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Significant association between Taq1 gene polymorphism in vitamin D receptor and chronic spontaneous urticaria in the Northeast of Iran



Chronic spontaneous urticaria (CSU) is defined as urticaria with an unknown etiology which persists for more than 6 weeks. CSU is an uncomfortable cutaneous condition that occurs due to an immune-mediated inflammatory reaction. Many studies have demonstrated that vitamin D deficiency and single-nucleotide polymorphisms in the vitamin D receptor (VDR) impact the immune response. In the current study, the frequency of the Taq1 polymorphism in the VDR gene were compared between patients with CSU and individuals without CSU.


In a case–control study, a group of CSU patients (n = 100) was compared with a group of healthy age- and gender-matched individuals as a control group (n =100) who visited our center between 2015 and 2017. After DNA extraction from EDTA-containing blood, polymerase chain reaction (PCR–RFLP) was used to determine the presence of the Taq1 polymorphism. Serum vitamin D levels were measured using ELISA method (Abcam, Cambridge, USA).


Genotyping for Taq1 polymorphism showed that TT, Tt and tt genes frequency in the CSU group were 36%, 54%, and 10% respectively. The TT, Tt and tt genotypes had a distribution of 50%, 47% and 3% respectively in the control group. The mean serum vitamin D level in the CSU group was 19.88 ± 8.14 ng/ml, which was not significantly correlated with the Taq1 polymorphism (P = 0.841). There was a significant relationship between Taq1 gene polymorphism (tt genotype) and CSU (P = 0.038). Tt genotype increased the risk of CSU (odds ratio = 1.596), and inheritance of tt genotype increased the risk even further (odds ratio = 4.630).


The frequency of Taq1 genotype polymorphism in the VDR gene was significantly higher in patients with CSU compared to the control group. The tt genotype polymorphism may be a risk factor for CSU.


Urticaria is one of the most common skin diseases, in which patients can present with a variety of symptoms, including the sudden development of pruritic lesions or angioedema. Urticaria is classified as acute or chronic based on the duration of symptoms. Chronic urticaria (CU) is diagnosed when a disease has been continuously or intermittently present for at least 6 weeks. The chronic and acute forms of urticaria differ in etiology, pathophysiology, and underlying mechanism [1]. Chronic urticaria accounts for 5–20% of all urticaria cases, and the cause remains unknown in 70–90% of patients. The prevalence of chronic urticaria showed significant regional differences [2, 3]. Chronic urticaria has a significant impact on quality-of-life due to the symptom of constant itching [1]. Chronic urticaria has been divided into two subgroups by multiple societies including the European Academy of Allergy and Clinical Immunology (EAACI), Global Allergy and Asthma European Network (GA2 LEN), European Dermatology Forum (EDF), and World Allergy Organization (WAO): chronic spontaneous urticaria (CSU) and chronic inducible urticaria [4, 5].

The burden of CU for patients, their family and friends, the healthcare system, and society is substantial, thus understanding its underlying pathogenesis is important [5, 6]. The close interaction between the neuroendocrine and immune systems is the core of several inflammatory disorders of the skin, including CSU [7]. Numerous theories have been proposed to explain the pathogenesis of CSU; yet, none have been proven to thoroughly explain the mechanism of the disease [8].

A potential role for vitamin D in the underlying pathogenesis of allergic diseases has received increased attention in recent decades. A possible role for vitamin D in the treatment of immune-mediated conditions, including autoimmune diseases, has also been investigated [9]. As atopic dermatitis, chronic urticaria, and allergic contact dermatitis all involve immune dysregulation, the role of vitamin D in these three common chronic skin disorders has begun to be explored [10].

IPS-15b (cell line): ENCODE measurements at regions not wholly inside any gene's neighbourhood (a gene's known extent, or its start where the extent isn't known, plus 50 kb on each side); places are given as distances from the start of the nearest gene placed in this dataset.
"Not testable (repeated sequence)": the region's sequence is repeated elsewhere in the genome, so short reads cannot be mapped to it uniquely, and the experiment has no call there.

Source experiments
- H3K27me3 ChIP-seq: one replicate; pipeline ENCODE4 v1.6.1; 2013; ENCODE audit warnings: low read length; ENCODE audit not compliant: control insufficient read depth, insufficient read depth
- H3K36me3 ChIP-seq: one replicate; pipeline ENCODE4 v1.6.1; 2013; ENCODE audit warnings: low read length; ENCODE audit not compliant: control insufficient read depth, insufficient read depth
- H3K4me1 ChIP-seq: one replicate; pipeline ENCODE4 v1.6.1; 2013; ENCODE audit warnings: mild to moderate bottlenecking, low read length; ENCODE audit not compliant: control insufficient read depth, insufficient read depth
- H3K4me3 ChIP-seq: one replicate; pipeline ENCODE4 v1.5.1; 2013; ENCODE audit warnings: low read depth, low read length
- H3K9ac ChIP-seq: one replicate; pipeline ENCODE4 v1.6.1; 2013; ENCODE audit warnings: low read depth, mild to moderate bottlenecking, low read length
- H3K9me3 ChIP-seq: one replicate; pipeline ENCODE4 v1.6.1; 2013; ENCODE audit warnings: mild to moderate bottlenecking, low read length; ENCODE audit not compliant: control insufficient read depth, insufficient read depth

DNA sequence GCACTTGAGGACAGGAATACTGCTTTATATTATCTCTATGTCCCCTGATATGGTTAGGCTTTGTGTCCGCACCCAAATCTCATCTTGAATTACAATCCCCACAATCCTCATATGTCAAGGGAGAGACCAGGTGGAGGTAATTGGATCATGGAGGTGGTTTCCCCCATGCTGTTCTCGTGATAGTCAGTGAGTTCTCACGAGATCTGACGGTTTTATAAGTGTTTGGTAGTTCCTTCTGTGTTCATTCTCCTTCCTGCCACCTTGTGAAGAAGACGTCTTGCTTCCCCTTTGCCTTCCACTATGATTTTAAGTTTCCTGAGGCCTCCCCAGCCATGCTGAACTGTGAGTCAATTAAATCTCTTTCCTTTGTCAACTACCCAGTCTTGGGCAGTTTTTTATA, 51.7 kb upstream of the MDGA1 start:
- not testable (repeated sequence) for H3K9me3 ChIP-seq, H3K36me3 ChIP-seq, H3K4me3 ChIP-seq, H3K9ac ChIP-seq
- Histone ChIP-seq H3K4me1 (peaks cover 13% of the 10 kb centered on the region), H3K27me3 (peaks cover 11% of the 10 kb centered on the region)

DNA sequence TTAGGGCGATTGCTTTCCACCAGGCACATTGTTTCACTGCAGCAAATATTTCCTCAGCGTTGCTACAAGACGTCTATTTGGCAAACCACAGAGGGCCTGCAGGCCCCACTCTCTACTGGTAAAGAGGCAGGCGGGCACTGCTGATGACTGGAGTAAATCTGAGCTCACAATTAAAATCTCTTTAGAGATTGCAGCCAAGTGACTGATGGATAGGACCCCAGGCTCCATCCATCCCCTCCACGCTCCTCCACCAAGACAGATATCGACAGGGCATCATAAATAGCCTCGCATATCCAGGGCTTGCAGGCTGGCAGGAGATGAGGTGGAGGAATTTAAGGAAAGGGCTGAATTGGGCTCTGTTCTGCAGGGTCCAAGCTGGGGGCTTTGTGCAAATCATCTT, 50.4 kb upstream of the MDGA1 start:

The biologically active form of vitamin D known as (1, 25)-dihydroxyvitamin D3, or vitamin D3, is the key regulator of calcium and phosphorus metabolism. Vitamin D3 plays an important role in cell differentiation, apoptosis, intrinsic immunity, differentiation of monocytes into macrophages, and modulation of macrophage response through inhibition of cytokines and chemokines production. Vitamin D effectively inhibits the proliferation of lymphocytes and increases the secretion of cytokines including gamma interferon, interleukin-2, and interleukin-12 [11,12,13,14,15,16,17,18].

Vitamin D is hydrophobic; as such, it must be bound to carrier proteins for transportation in the blood. The major carrier is called group-specific component or vitamin D-binding protein (VDBP). While the half-life of its precursor, 25-hydroxycholecalciferol, is several weeks, vitamin D3 has a short reported half-life of a few hours [19].

The vitamin D receptor (VDR) is encoded by the VDR gene, which is located on chromosome 12 (12q14). Mutation in the functional regions of the VDR gene can have profound impacts on vitamin D function in the body. The VDR is also known as NR1I1 (nuclear receptor subfamily 1, group I, member 1), and it is a member of the nuclear receptor family of transcription factors [20]. Binding of Vitamin D to its ligand leads to alteration of the expression of specific genes in certain tissues [17].

The gene encoding the receptor of vitamin D is located on the long arm of chromosome 12 (12q13.11). It has 11 exons and a length of about 6.5 kb. Several single-nucleotide polymorphisms (SNPs) have been reported in various exons of the VDR gene. Most of these SNPs occur in the 3' region, which is evaluated by restriction enzymes i.e., Taq1, ApaI and BsmI. Specific polymorphisms (such as ApaI, EcoRV, Tru9I, Taq1, BsmI, and FokI) have been identified in different parts of the VDR gene. Except for FokI, which is located on exon 2, the others are located between exon 8 and exon 9 [21]. Several studies have examined the association between the VDR gene polymorphisms and various diseases, including rheumatoid arthritis, diabetes, and cancer [13,14,15,16, 22].